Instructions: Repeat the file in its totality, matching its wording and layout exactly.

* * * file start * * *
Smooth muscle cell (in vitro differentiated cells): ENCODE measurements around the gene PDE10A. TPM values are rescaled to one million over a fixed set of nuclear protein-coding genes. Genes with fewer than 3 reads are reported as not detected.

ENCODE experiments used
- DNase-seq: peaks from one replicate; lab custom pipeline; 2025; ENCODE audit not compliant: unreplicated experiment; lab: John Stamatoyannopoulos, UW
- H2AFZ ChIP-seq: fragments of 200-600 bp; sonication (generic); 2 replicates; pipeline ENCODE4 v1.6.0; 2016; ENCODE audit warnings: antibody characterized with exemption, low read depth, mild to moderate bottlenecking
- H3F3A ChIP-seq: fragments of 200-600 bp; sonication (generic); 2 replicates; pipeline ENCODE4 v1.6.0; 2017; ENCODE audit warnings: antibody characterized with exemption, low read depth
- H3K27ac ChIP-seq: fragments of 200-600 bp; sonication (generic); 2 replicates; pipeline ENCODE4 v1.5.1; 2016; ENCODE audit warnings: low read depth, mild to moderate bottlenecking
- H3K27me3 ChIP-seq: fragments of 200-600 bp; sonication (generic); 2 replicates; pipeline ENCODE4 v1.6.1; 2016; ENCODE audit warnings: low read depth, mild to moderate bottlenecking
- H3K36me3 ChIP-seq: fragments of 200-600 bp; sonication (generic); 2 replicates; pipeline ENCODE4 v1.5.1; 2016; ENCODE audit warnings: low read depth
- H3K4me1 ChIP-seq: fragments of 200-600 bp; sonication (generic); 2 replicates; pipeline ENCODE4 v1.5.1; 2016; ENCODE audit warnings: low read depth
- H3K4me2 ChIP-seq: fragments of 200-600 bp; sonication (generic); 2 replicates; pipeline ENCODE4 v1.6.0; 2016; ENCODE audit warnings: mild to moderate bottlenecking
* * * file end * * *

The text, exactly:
Smooth muscle cell (in vitro differentiated cells): ENCODE measurements around the gene PDE10A. TPM values are rescaled to one million over a fixed set of nuclear protein-coding genes. Genes with fewer than 3 reads are reported as not detected.

ENCODE experiments used
- DNase-seq: peaks from one replicate; lab custom pipeline; 2025; ENCODE audit not compliant: unreplicated experiment; lab: John Stamatoyannopoulos, UW
- H2AFZ ChIP-seq: fragments of 200-600 bp; sonication (generic); 2 replicates; pipeline ENCODE4 v1.6.0; 2016; ENCODE audit warnings: antibody characterized with exemption, low read depth, mild to moderate bottlenecking
- H3F3A ChIP-seq: fragments of 200-600 bp; sonication (generic); 2 replicates; pipeline ENCODE4 v1.6.0; 2017; ENCODE audit warnings: antibody characterized with exemption, low read depth
- H3K27ac ChIP-seq: fragments of 200-600 bp; sonication (generic); 2 replicates; pipeline ENCODE4 v1.5.1; 2016; ENCODE audit warnings: low read depth, mild to moderate bottlenecking
- H3K27me3 ChIP-seq: fragments of 200-600 bp; sonication (generic); 2 replicates; pipeline ENCODE4 v1.6.1; 2016; ENCODE audit warnings: low read depth, mild to moderate bottlenecking
- H3K36me3 ChIP-seq: fragments of 200-600 bp; sonication (generic); 2 replicates; pipeline ENCODE4 v1.5.1; 2016; ENCODE audit warnings: low read depth
- H3K4me1 ChIP-seq: fragments of 200-600 bp; sonication (generic); 2 replicates; pipeline ENCODE4 v1.5.1; 2016; ENCODE audit warnings: low read depth
- H3K4me2 ChIP-seq: fragments of 200-600 bp; sonication (generic); 2 replicates; pipeline ENCODE4 v1.6.0; 2016; ENCODE audit warnings: mild to moderate bottlenecking